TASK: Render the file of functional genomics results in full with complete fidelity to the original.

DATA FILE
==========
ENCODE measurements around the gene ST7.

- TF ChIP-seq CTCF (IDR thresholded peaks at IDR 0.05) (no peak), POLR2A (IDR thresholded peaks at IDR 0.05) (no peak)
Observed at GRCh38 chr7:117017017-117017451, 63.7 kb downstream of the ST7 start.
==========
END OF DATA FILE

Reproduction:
ENCODE measurements around the gene ST7.

- TF ChIP-seq CTCF (IDR thresholded peaks at IDR 0.05) (no peak), POLR2A (IDR thresholded peaks at IDR 0.05) (no peak)
Observed at GRCh38 chr7:117017017-117017451, 63.7 kb downstream of the ST7 start.